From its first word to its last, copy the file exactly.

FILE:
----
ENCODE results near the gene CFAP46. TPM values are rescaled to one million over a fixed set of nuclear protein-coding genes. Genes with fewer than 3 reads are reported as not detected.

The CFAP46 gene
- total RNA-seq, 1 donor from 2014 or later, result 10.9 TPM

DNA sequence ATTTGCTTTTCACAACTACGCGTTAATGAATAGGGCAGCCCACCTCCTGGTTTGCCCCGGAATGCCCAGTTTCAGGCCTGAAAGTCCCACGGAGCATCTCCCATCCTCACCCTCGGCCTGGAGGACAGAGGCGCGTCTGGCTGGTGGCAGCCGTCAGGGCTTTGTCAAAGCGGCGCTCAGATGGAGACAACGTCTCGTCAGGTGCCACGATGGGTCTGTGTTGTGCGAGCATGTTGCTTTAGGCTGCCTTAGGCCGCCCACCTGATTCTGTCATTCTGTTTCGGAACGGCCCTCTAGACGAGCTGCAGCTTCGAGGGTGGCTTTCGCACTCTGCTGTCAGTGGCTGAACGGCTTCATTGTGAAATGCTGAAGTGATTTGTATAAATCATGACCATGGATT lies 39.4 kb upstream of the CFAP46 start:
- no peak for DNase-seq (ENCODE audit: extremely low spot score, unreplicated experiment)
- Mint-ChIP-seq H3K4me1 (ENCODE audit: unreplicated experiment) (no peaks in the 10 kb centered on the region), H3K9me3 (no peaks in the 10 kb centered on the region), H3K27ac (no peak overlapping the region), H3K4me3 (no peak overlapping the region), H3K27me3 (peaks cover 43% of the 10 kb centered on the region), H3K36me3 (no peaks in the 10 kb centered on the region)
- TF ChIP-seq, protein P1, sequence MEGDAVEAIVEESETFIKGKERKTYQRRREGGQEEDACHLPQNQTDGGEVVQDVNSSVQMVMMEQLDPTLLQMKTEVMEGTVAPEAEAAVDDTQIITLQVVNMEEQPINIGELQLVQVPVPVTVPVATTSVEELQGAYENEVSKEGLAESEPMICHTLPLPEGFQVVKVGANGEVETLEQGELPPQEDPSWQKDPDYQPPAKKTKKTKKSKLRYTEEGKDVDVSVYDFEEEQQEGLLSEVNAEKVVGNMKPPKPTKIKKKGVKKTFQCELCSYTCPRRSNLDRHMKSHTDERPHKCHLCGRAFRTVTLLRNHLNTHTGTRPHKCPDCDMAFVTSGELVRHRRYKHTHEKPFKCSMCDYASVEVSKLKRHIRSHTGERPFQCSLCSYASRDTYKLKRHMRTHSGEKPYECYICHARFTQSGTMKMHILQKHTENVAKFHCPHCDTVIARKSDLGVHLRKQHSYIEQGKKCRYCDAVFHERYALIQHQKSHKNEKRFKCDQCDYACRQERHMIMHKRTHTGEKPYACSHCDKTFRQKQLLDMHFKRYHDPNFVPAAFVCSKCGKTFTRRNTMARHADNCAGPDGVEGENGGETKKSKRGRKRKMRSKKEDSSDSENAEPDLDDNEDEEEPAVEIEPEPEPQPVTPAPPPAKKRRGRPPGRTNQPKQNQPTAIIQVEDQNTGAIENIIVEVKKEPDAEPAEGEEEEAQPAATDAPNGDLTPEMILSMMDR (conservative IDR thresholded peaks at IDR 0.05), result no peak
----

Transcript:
ENCODE results near the gene CFAP46. TPM values are rescaled to one million over a fixed set of nuclear protein-coding genes. Genes with fewer than 3 reads are reported as not detected.

The CFAP46 gene
- total RNA-seq, 1 donor from 2014 or later, result 10.9 TPM

DNA sequence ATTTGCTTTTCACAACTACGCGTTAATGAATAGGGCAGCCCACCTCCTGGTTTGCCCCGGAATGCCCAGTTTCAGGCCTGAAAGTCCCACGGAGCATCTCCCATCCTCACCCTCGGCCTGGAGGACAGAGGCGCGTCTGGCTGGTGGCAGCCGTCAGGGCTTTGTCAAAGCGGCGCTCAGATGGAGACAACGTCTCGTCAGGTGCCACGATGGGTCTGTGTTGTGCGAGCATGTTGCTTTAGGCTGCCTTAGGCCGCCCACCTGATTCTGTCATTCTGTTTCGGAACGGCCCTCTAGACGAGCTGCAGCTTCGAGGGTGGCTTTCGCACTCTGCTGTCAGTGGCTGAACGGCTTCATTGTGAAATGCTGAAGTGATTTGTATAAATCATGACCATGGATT lies 39.4 kb upstream of the CFAP46 start:
- no peak for DNase-seq (ENCODE audit: extremely low spot score, unreplicated experiment)
- Mint-ChIP-seq H3K4me1 (ENCODE audit: unreplicated experiment) (no peaks in the 10 kb centered on the region), H3K9me3 (no peaks in the 10 kb centered on the region), H3K27ac (no peak overlapping the region), H3K4me3 (no peak overlapping the region), H3K27me3 (peaks cover 43% of the 10 kb centered on the region), H3K36me3 (no peaks in the 10 kb centered on the region)
- TF ChIP-seq, protein P1, sequence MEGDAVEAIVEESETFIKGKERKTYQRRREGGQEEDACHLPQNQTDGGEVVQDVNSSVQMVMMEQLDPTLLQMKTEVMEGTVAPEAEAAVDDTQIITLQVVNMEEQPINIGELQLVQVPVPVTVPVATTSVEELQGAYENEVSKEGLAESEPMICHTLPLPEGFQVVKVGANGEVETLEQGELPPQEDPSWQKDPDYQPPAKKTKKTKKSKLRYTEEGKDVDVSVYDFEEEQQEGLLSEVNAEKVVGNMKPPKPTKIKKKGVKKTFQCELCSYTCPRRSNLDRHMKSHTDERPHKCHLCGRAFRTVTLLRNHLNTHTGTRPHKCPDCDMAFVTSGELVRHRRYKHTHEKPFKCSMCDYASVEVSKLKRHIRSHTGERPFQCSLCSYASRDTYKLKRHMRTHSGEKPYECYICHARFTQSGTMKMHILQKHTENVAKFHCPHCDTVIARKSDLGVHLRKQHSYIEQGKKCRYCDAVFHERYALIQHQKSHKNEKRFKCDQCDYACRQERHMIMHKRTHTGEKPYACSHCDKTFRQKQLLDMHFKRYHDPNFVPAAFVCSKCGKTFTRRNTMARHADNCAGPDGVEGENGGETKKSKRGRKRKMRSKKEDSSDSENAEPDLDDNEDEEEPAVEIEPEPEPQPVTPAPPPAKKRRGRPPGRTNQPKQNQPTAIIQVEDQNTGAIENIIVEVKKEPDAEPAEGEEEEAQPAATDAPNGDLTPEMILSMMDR (conservative IDR thresholded peaks at IDR 0.05), result no peak